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Instructor Class Description

Time Schedule:

Adrian C. Sinkler
POL S 204
Seattle Campus

Introduction to Comparative Politics

Political systems in a comparative framework. Traditional and contemporary approaches to the study of governments and societies in different countries. Offered: WSp.

Class description

In this course we will explore recent and historical trends in the political and economic development of seven countries in four world regions, paying particular attention to differences and similarities between these countries that might explain when and why countries democratize, or when and how countries enhance their economic productivity. In doing so, we will address both major substantive issues as well as important theoretical debates that have informed the study of comparative politics over the last several decades. Why have some countries become stable democracies while others have become authoritarian or even totalitarian regimes? Why are poverty and inequality such pervasive problems in some areas that were former European colonies, while in other areas developing countries have made great strides toward alleviating these problems? Does economic globalization improve or hinder the prospects for economic development and democratization around the globe? Upon finishing this course, students will be in a position to formulate answers to these questions and enter some of the central debates that motivates the study of comparative politics.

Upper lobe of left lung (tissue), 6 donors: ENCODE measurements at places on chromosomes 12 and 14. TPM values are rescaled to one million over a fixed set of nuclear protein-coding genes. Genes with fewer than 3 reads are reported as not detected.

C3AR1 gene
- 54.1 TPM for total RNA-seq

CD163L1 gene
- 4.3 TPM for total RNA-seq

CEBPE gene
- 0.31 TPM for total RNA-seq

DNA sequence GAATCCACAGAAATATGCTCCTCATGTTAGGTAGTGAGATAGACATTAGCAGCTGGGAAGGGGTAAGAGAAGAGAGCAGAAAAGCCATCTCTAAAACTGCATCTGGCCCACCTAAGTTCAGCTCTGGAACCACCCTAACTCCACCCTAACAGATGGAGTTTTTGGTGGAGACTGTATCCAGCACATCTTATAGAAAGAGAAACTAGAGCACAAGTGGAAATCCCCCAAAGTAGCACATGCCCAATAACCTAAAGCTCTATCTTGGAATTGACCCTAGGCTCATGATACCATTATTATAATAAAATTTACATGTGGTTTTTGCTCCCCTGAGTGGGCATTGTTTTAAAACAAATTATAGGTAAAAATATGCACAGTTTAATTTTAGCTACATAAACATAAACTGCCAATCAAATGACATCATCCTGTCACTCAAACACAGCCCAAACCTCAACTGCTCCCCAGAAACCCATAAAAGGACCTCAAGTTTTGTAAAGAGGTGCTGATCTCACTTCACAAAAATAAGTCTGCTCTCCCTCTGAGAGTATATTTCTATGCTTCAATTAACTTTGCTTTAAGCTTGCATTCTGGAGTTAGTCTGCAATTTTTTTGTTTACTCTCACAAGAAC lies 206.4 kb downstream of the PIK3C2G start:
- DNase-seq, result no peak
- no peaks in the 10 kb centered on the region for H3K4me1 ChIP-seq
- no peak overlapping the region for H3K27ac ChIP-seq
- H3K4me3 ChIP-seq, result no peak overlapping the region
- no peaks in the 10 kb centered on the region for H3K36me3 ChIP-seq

Student learning goals

Improve the student's ability to analyze and interpret theoretical arguments about the causes of political and economic development.

Improve the student's ability to construct her own arguments and support them with historical evidence.

Improve student's understanding of different political systems and economic systems, as they have operated in different regions of the world.

General method of instruction

Lectures combined with small discussion sections.

Recommended preparation

Class assignments and grading

Course grades will consist of two in-class exams (20% for the first and 30% for the second), and two 5-6 page essays (20% for the first and 30% for the second).

All grades are assigned according to the 4.0 scale.


The information above is intended to be helpful in choosing courses. Because the instructor may further develop his/her plans for this course, its characteristics are subject to change without notice. In most cases, the official course syllabus will be distributed on the first day of class.
Last Update by Adrian C. Sinkler
Date: 11/18/2011